Found here. Short version: Bernie Sanders didn’t even wait until the overseas absentee ballot deadline today*. I guess Bernie Sanders is comfortable with losing to Hillary Clinton?
*Which is not to say that Ted Cruz won’t decide that a recount isn’t worth the expense and effort, either. But at least he’s apparently waiting to see what the vote difference is first…
Found here. Short version: both sides of the primary have .3% differences in the totals, which means that the absentee and the provisional and the overseas absentee (which aren’t even due until noon tomorrow) ballots all matter. Maybe they’ll announce winners tomorrow. Maybe it’ll be Monday. And then maybe there’s going to be recounts anyway. Neither Cruz nor Sanders is going to officially say yea or nay on the subject until they get an accurate count of the difference.
I’m going to start putting links to these the day after I post ’em on RS, the better to smooth out content, but this one about a bill requiring lobbyists to disclose when they’re having sex with politicians is too funny to miss. For given values of ‘too funny:’ which is to say, highly esoteric ones. Not that the bill will ever pass, of course. Lobbyists, remember?
Found here. Short version: why did the latter think that the former deserves to be pushed around? They learned it from you, media! They learned it from you.
There’s a gubernatorial election in Missouri next year.
Vote for the Republican.
NAME! THAT! PARTY!!!!!
Missouri Attorney General Chris Koster says he will join more than a dozen other states in suing the Environmental Protection Agency to block rules meant to rein in climate change-causing carbon emissions.
Sure, they get around to mentioning Koster’s Democratic status in paragraph 2 – for people following at home – but there was a passage later that really made me grin: “The Democratic attorney general from another state where coal plays a big role, Kentucky, is also part of the legal efforts aimed at the EPA rule.” That would be Jack Conway, who is absolutely desperate to not have his name associated on the national level with fighting the EPA. After all: national Democrats hate coal now. They’re not going to be happy with a governor of any state that doesn’t toe that particular line. Continue reading Democratic AG Chris Koster stabs Barack Obama in the back over coal.
We’re about to find out, apparently. Also, whether Claire McCaskill will be resigning from the Senate in order to run for Governor: she does not strictly have to, mind you. And, honestly, you know that my reflexive response on this would be Dang straight McCaskill should resign, and Jay Nixon should schedule a special election on the spot. Which Jay Nixon would not: even assuming that McCaskill resigned Jay Nixon would be only be obligated to schedule an election in 2016 for a two-year term.
Although it’d be funny if the Missouri state legislature suddenly decided to require both a resign-to-run law, and a special-election one. I think that they have enough to overturn a veto…
You gave me a wonderful present yesterday, and I am truly grateful for it. And I have no desire to appear greedy. But if You could see Yourself clear to convincing Barack Obama to make Claire McCaskill the next Attorney General, that would be wonderful.
Jay Nixon’s petulant veto.
The new law is designed to gradually reduce Missouri’s top individual income tax rate — currently charged on all income over $9,000 — from 6 percent to 5.5 percent. It also phases in a new 25 percent deduction for business income reported on personal tax returns. Each incremental cut would occur only if state revenues grow by at least $150 million over their high mark from the previous three years.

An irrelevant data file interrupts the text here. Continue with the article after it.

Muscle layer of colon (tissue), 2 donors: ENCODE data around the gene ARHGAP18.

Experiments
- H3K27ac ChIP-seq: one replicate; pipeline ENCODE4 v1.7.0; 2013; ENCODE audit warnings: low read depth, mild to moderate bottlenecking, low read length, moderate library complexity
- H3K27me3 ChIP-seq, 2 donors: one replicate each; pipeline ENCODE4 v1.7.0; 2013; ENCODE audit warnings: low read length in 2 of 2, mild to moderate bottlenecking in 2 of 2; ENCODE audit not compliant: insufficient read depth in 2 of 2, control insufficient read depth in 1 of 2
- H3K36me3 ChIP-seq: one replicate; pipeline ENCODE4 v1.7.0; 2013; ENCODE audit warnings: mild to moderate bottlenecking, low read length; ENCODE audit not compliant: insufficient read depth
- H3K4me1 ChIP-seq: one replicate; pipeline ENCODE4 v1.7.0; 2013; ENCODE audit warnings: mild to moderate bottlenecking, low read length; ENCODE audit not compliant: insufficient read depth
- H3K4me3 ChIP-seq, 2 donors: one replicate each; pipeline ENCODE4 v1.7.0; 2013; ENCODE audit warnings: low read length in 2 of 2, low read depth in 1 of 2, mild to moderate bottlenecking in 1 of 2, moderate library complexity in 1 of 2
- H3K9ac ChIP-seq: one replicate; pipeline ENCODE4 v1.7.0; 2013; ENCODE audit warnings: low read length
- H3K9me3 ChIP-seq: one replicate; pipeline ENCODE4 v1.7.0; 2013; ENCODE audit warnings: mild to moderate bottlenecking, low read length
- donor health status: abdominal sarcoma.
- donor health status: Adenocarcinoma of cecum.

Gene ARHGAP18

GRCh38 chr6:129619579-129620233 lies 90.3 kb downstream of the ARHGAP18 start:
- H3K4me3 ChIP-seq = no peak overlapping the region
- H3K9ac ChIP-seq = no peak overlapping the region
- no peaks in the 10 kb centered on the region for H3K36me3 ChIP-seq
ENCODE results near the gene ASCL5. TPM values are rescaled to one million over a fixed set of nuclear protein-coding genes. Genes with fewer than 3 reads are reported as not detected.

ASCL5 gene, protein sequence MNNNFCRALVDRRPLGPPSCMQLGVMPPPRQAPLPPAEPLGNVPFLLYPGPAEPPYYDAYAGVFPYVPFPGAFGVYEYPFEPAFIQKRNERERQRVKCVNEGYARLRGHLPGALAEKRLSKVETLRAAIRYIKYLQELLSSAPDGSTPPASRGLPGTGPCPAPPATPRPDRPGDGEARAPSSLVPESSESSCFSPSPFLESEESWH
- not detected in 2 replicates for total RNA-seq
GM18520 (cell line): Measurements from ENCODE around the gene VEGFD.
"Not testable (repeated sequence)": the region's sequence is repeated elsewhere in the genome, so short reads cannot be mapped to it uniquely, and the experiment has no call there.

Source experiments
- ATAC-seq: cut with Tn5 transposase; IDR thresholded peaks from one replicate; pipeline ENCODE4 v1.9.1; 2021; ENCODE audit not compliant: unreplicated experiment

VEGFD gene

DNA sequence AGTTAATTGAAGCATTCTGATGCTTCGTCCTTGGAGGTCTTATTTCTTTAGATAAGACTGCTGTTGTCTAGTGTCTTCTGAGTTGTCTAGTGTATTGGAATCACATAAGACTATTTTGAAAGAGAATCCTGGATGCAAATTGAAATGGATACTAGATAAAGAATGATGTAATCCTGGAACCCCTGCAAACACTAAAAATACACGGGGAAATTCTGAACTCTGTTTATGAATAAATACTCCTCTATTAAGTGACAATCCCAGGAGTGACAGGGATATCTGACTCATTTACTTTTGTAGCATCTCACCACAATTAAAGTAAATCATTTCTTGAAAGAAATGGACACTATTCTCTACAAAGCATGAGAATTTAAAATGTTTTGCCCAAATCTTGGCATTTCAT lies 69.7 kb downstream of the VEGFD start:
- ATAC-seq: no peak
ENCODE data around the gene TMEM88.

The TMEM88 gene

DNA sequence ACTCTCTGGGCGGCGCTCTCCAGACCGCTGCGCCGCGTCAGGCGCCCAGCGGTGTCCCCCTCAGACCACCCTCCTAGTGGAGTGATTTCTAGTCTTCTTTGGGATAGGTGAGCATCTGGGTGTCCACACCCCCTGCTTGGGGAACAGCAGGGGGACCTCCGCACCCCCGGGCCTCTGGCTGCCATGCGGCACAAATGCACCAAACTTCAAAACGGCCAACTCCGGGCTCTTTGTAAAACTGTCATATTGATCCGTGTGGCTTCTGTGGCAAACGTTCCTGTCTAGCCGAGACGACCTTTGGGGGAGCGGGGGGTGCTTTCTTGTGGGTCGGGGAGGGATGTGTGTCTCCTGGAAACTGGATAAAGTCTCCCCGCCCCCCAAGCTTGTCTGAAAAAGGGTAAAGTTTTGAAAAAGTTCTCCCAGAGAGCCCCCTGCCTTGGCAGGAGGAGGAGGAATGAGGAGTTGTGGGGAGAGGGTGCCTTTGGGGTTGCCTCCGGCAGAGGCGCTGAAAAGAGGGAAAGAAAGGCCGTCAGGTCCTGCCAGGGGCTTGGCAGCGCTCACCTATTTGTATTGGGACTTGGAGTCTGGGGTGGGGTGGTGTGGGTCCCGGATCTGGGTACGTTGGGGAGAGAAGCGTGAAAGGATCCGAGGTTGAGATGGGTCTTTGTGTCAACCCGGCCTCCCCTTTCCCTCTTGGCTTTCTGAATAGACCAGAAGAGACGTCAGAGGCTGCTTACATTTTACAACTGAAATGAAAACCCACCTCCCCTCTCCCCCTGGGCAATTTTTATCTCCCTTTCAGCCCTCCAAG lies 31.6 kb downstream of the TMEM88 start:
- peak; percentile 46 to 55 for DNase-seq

Jay Nixon’s hysterical, screaming veto.
Economists at the University of Missouri-Columbia have estimated that the tax cut will eventually reduce state revenues by $620 million annually. But Nixon asserted it could punch a $4.8 billion annual hole in the state budget. He contends the bill’s wording could be interpreted to eliminate taxes on all income over $9,000, though Republican legislative leaders have called that “absurd.”
If you’ve ever wondered what a politician looks like when the legislative equivalent of a heroin withdrawal program is implemented, take a good gander at Governor Nixon over there. He’s been chasing that particular dragon for quite a while, it looks like – and it looks like ol’ Jay thinks that Daddy still needs his fiscal medicine. [sigh] Don’t do taxes, kids. Sure, it’s a great high, but you end up needing more and more to get the same effect, and it’s never as good as the first time…
Not that Glenn’s role in all of this will ever really be publicly noted.
A physician credited as the father of osteopathic medicine and a noted science fiction writer have been selection for induction into the state Capitol’s Hall of Famous Missourians. Joining them as the newest inductees are a suffragist and the catalyst of a citizens initiative that limited state revenues and local taxes.
The hall is a collection of bronze busts that generally has honored people chosen by the House speaker. However, half the new honorees this time were selected through a public nomination and voting process. The four inductees were identified to The Associated Press by House Speaker Tim Jones before the public announcement.
Winning the vote was physician Andrew Taylor Still and science fiction author Robert Heinlein.
To be fair, it’s often hard to assess how well an online campaign actually does. Still: well done, Glenn.
Via, obviously, Instapundit.